diamond geezer

 Saturday, August 30, 2014

Bromley: Westerham Heights

245 metres (1st out of 33) [map] [map] [map]

The highest point in my final borough is also the highest point in London. It's on the southeastern edge of the capital, slap bang on the border with Kent. It's not in a field or up a track, it's on the main road south of Biggin Hill. It's Westerham Heights, and at 245 metres (804 feet) above sea level it's really quite surprisingly high.

Let's put this in perspective. It's higher than One Canada Square (235m), the Crystal Palace transmitter (219m), the Gherkin (180m) and the BT Tower (177m). It's over 100 metres higher than the London Eye (135m), the crest of Wembley's arch (133m) and the tallest skyscraper in Stratford (133m). I know it's not entirely kosher to judge a building from ground to top against a height above sea level, but if we pretend it is, then Westerham Heights is taller than every single building in London except the Shard.

It's also higher than every point in Hertfordshire (244m), Bedfordshire (243m) and the Isle of Wight (241m). It's convincingly higher than everywhere in Northamptonshire (225m), Nottinghamshire (225m) and - not surprisingly - Norfolk (105m). It's only three metres lower than the highest point in East Sussex (248m), and only six metres lower than the highest point in Kent (251m), which is nearby. And all of this is thanks to the North Downs, a ridge of chalk hills that runs to the south of London, in this case just to the north of the M25. Parts of Bromley are really quite scenically lumpy, if you've ever been that out far to take a look. You can even take the bus.

The highest bus stop in London is a request stop at Hawleys Corner, a fiveways junction on the border with Kent. The 246 will drop you here near the end of a long run out to Westerham, not that many get out because there are only a handful of houses hereabouts. London's highest house is a cottage well-screened by hedges, and with a very convenient post box immediately outside the front gate. There's also an incredibly convenient Indian restaurant just across the road, the flagship of the Shampan chain, a 350-seater opened three years ago. Previously the building was a pub, The Spinning Wheel, and out front is a tiny thatched cottage which, if you go back far enough, used to be a tearoom. Our dining-out preferences have changed somewhat over the years, but on my visit to the area I have to say I'd much have preferred a cuppa. [4 photos]

A sign on the road leading north from the junction welcomes you to Bromley, and a sign leading south welcomes you to Kent. It's true that the road passes from one authority to the other at this point, but the boundary runs another 400m south along the left-hand hedge. The highest field in London is very hard to see, being almost entirely screened by trees and with no public right of way passing through. It looked a bit overgrown through the gate on Grays Road, but aerial shots suggest it gets a bit meadowier further in. The garden centre on the right of the main road used to be in London too until 1994, at which point it was transferred to Sevenoaks council, hence the composts, new season roses and discount fireworks are now sold outside the capital.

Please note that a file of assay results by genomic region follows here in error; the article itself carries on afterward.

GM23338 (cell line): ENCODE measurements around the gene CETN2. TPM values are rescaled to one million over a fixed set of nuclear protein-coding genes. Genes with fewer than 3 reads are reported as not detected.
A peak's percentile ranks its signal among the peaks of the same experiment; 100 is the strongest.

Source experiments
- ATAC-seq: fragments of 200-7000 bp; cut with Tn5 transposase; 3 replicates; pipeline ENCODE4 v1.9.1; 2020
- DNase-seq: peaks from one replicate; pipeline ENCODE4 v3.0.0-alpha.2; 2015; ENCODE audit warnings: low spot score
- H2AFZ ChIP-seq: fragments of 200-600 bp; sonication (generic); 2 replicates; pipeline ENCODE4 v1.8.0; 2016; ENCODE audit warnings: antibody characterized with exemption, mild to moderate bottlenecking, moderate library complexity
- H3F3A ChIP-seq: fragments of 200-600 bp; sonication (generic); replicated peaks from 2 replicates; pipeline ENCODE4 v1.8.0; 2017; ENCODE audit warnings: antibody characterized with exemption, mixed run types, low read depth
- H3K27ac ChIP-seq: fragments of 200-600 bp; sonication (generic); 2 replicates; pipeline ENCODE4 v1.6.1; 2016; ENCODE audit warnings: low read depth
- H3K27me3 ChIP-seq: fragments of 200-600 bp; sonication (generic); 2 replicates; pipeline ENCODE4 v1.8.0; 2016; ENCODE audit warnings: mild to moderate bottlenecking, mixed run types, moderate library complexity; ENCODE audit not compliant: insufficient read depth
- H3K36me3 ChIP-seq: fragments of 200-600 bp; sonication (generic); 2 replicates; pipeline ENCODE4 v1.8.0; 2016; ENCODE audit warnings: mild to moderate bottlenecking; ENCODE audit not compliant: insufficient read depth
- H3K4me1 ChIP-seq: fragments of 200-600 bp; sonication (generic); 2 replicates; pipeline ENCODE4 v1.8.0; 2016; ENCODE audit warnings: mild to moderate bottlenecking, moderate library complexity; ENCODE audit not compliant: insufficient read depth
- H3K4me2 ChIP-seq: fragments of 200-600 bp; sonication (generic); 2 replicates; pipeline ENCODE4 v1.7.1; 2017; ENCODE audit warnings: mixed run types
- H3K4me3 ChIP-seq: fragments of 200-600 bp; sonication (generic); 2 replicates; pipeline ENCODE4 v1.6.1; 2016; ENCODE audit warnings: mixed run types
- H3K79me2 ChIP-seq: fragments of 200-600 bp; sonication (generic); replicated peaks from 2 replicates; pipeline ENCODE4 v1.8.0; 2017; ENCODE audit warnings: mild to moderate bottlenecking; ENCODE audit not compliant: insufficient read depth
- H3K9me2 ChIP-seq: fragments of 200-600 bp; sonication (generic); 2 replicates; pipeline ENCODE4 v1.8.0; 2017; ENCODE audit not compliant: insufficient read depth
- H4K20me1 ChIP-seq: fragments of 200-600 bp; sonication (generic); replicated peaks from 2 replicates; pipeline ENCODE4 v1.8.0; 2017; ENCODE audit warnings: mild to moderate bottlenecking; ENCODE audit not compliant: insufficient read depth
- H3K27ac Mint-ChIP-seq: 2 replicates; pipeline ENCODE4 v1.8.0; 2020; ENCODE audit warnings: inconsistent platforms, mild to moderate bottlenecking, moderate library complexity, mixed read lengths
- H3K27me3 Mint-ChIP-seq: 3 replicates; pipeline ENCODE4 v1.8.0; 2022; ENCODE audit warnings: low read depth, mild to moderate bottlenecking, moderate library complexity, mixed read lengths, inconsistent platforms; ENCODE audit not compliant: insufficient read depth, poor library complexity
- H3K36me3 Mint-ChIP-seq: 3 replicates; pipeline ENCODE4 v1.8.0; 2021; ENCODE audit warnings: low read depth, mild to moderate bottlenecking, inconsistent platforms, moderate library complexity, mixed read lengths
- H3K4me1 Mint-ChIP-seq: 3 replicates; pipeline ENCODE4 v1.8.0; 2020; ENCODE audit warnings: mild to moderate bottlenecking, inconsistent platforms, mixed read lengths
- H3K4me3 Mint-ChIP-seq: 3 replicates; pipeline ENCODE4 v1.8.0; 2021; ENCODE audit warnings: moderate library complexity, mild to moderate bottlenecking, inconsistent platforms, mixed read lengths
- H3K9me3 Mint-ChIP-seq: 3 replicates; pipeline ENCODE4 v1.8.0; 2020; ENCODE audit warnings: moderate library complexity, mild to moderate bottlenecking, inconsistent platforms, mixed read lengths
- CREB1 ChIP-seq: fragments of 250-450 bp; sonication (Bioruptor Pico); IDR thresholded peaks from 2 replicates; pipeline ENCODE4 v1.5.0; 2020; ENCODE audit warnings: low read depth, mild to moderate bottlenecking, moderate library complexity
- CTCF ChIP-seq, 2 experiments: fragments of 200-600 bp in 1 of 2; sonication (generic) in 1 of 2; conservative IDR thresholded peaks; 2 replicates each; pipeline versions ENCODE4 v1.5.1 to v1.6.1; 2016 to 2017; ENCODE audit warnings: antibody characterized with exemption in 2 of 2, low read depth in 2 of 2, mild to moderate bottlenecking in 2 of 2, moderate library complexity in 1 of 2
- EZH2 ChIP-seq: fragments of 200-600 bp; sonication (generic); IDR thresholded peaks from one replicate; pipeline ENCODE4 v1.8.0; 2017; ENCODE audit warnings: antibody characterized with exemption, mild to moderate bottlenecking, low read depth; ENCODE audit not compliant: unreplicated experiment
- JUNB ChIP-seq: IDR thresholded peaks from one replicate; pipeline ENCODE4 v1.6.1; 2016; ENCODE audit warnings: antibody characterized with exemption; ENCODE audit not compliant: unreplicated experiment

Hawleys Corner is nine metres lower than London's highest point, which is located 400m up the road. To start with there's a verge, but then pedestrians are forced off into the path of oncoming traffic because this isn't really somewhere people walk. Near the top of Westerham Hill is a small electricity substation and then a large livery stables, each of these still on the Kent side and so of no interest. But the hedge opposite rises and rises until the road starts to dip down, and it's precisely here that London ultimately tops out. It's a shame that you can't actually stand 245m above sea level in London, only 236, but you can stand at 245m two steps into Kent, and that'll do for me.

A track leads off from a locked gate at the crucial location, giving pedestrians the opportunity to step off the road and stand by an outcrop of nettles. They're Kentish nettles, but the tree spreading above is a London oak. Not that you'll be looking in that direction. The open vista across the next field will have grabbed your eye, with the land falling away to reveal the wooded High Weald in the distance. It is typical, I guess, that the view only becomes distantly impressive the second you step fractionally outside the capital.

There's a better view from the next gate down, currently across golden stalks, in the last field before the land drops away. The M25 is hidden in the valley, only a mile away but 120 metres lower down. I considered walking to the bottom of Westerham Hill but thought better of it, given the speed of the cars up the 10% gradient and the lack of a verge between the hedges. Instead I found a gap and stared across to the other side of the road where the land rises to the highest point in Kent, Betsom's Hill. A couple of horses grazed on the summit, or near enough, and somewhere in an indentation lay a hidden car repair business. That'll be the Graham Hall Coachworks, which is also the name of the highest bus stop in Kent. This unassuming brow holds several elevation records, and only Londoners on the Shard's top viewing platform stand taller.
by bus: 246

» 100 photos of London Borough Tops (three from each, and one extra today)
» List and map of London Borough Tops
» Previous reports: Outer NE; Inner E; Inner N; Inner NW; Outer NW; Outer N; Outer W; Inner SW; Outer S; Inner SE; Outer SE

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